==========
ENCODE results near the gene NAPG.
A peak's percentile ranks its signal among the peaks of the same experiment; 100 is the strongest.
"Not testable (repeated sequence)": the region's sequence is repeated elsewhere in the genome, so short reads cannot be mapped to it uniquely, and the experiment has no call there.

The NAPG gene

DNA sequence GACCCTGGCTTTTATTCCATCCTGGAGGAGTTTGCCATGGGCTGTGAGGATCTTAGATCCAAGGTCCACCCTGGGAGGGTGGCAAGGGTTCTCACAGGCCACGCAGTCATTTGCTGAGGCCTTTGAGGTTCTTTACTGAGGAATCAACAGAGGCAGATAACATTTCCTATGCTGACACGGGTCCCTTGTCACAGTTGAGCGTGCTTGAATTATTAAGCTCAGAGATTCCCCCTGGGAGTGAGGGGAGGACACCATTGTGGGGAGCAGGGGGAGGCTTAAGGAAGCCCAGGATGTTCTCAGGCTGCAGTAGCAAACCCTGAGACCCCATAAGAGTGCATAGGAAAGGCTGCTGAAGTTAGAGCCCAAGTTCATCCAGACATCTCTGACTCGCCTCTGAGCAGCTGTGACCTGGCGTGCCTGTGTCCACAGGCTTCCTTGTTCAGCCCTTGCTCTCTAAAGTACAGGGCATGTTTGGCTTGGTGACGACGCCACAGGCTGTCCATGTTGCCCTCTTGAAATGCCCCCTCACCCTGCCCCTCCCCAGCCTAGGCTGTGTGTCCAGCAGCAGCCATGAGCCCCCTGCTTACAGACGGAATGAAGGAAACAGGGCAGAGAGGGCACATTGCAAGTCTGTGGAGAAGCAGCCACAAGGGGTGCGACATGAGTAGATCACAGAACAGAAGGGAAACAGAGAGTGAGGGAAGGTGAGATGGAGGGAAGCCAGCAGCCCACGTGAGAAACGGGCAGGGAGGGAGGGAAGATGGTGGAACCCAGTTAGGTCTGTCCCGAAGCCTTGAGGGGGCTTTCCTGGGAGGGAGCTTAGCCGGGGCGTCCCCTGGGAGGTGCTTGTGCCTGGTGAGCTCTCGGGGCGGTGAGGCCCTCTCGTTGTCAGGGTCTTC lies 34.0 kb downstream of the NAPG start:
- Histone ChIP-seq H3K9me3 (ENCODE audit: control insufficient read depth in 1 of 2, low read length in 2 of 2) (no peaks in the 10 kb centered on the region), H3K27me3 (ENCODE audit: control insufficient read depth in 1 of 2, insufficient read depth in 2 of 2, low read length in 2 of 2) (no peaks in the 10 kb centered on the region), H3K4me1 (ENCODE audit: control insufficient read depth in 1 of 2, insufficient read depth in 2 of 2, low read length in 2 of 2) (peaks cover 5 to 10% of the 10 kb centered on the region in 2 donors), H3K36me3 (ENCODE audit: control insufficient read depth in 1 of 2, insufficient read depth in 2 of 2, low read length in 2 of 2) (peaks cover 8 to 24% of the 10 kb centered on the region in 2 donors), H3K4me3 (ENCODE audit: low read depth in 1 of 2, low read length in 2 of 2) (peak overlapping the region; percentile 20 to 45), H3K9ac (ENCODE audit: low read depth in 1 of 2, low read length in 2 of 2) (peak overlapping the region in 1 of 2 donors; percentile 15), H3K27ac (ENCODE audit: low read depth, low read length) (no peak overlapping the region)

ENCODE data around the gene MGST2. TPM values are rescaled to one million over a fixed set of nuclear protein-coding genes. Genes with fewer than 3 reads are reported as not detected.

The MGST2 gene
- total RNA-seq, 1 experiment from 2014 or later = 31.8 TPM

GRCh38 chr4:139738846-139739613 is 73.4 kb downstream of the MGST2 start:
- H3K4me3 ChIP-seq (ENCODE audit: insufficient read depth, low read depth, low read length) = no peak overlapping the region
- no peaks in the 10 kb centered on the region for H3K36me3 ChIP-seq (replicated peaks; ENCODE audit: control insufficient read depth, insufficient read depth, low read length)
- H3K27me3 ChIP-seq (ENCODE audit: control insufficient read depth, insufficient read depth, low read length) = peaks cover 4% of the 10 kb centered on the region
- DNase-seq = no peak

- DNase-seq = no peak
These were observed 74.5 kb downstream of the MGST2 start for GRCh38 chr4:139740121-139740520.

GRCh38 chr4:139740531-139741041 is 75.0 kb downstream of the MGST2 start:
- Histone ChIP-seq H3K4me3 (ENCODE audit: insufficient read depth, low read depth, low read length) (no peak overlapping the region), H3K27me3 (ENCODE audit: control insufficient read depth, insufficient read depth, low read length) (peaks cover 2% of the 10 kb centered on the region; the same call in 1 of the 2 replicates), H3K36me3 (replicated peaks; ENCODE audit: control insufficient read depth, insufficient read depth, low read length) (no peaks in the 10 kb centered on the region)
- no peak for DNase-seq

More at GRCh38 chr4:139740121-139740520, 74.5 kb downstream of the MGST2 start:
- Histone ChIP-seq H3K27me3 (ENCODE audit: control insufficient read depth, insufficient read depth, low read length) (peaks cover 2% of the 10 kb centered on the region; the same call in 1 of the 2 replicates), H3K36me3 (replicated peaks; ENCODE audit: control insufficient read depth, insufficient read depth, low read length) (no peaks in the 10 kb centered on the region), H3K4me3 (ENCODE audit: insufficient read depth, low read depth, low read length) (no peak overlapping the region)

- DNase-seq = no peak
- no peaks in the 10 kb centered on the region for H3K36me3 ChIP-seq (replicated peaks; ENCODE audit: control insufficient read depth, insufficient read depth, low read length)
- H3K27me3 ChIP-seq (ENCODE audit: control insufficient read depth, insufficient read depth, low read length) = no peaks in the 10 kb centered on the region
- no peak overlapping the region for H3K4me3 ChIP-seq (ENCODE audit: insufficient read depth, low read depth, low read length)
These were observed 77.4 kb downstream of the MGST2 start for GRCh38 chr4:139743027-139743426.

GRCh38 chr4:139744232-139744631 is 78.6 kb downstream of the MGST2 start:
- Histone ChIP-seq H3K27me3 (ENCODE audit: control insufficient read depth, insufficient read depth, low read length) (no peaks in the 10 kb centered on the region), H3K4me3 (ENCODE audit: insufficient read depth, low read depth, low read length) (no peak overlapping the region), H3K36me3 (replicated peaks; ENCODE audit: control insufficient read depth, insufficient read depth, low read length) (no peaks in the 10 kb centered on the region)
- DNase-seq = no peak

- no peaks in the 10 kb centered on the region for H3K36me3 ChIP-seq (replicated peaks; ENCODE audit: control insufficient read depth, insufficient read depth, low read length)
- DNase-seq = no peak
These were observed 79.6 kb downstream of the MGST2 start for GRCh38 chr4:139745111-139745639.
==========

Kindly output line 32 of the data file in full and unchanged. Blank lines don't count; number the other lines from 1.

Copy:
These were observed 79.6 kb downstream of the MGST2 start for GRCh38 chr4:139745111-139745639.